Medicare

Community Health Centers play a critical role in the delivery of primary care to nearly 2.5 million medically underserved Medicare beneficiaries. Medicare patients currently make up 9 percent of all health center patients nationally, and many health centers serve far more, especially those located in rural areas. In fact, Medicare patients make up at least 15 percent of total patients at roughly one out of every five health centers.

The number of Medicare beneficiaries served by health centers has doubled since 2003 and the numbers will continue to grow as health centers expand into new communities and as current patients age into eligibility for the insurance program. Two in five adult Medicare health center patients classify as Medicare-Medicaid dual eligible, who have extensive health care needs—double the national rate. They are significantly more likely to suffer from multiple chronic conditions such as diabetes and chronic lung disease. Community Health Centers continue to provide high quality, comprehensive care to the rising Medicare population by assisting seniors and their families in managing chronic diseases and maintaining healthy lifestyles.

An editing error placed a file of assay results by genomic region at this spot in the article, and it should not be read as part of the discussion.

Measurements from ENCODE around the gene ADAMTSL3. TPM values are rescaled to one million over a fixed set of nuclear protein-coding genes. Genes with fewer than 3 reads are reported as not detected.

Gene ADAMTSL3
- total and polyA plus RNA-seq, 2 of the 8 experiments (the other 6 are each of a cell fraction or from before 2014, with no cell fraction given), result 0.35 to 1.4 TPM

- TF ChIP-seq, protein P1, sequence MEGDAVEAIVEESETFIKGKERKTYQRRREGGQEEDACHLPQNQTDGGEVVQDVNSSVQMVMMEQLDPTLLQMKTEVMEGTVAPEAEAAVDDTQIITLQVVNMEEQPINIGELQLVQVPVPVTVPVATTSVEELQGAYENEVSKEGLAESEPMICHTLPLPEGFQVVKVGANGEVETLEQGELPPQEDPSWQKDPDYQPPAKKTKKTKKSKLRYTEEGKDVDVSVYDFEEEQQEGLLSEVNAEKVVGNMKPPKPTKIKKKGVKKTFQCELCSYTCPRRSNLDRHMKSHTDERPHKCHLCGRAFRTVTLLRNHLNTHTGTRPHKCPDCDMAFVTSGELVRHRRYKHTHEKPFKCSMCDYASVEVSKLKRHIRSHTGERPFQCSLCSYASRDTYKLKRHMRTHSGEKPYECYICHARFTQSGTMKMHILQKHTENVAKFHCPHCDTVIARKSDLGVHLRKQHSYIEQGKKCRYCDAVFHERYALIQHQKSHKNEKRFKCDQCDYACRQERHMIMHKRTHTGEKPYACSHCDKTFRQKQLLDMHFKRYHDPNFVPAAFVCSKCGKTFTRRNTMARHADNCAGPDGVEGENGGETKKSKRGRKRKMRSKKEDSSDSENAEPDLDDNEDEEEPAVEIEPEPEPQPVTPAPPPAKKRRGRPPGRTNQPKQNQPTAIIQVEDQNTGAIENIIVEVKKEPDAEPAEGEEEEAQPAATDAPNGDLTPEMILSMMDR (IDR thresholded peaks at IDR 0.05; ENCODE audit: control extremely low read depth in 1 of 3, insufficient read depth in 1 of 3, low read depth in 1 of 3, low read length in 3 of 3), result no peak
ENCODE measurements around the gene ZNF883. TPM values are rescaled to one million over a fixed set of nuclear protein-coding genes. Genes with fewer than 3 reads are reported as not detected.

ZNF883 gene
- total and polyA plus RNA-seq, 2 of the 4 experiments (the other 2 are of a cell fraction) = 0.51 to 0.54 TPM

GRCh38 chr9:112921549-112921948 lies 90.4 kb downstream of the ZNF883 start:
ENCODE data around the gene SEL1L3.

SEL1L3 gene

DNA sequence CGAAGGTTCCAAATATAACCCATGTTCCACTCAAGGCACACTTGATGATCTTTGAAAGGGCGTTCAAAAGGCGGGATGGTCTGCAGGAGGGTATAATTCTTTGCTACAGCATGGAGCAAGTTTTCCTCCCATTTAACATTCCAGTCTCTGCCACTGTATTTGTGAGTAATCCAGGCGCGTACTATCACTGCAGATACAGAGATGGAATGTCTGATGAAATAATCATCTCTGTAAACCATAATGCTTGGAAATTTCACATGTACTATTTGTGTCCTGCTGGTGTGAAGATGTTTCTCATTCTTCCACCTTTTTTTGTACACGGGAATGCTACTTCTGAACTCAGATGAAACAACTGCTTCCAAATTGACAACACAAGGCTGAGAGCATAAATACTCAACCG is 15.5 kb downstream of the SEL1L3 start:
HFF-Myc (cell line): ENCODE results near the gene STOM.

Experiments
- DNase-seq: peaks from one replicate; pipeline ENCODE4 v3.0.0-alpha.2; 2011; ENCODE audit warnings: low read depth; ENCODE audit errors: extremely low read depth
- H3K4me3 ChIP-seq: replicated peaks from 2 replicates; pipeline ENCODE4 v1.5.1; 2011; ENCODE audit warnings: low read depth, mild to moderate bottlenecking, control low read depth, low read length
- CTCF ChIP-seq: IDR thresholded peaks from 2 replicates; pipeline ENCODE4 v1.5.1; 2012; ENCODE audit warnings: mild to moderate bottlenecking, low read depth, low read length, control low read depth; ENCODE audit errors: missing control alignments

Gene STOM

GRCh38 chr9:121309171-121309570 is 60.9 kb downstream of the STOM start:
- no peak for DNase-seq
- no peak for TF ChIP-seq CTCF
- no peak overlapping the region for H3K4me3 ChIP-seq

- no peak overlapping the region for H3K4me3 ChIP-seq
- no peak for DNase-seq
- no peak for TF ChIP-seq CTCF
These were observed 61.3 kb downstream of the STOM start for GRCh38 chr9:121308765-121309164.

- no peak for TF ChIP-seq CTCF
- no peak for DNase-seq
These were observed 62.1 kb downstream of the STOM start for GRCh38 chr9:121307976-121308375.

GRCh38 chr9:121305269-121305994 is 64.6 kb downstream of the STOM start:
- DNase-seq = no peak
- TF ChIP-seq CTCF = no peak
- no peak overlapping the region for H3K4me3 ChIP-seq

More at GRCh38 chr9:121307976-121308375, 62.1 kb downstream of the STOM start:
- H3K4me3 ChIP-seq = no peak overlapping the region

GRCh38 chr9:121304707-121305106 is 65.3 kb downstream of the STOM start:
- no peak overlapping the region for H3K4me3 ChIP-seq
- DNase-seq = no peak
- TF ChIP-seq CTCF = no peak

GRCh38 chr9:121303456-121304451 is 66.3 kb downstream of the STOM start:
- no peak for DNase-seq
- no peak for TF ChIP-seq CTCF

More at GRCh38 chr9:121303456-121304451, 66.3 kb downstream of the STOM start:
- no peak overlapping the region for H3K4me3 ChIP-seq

Increasing the number and proportion of Medicare beneficiaries seeking care at health centers in fact represents an opportunity to reduce overall Medicare costs. A review of Medicare claims data from 4.4 million beneficiaries in fourteen states found the total annual cost of care for health center patients was 10-30 percent lower than Medicare beneficiaries receiving their care elsewhere. Moreover, regions with the highest penetration of low-income residents served by health centers had 9.7 percent lower Medicare spending per beneficiary costs in other areas, including post-acute care, hospice, durable medical equipment, and Medicare Part B drugs.

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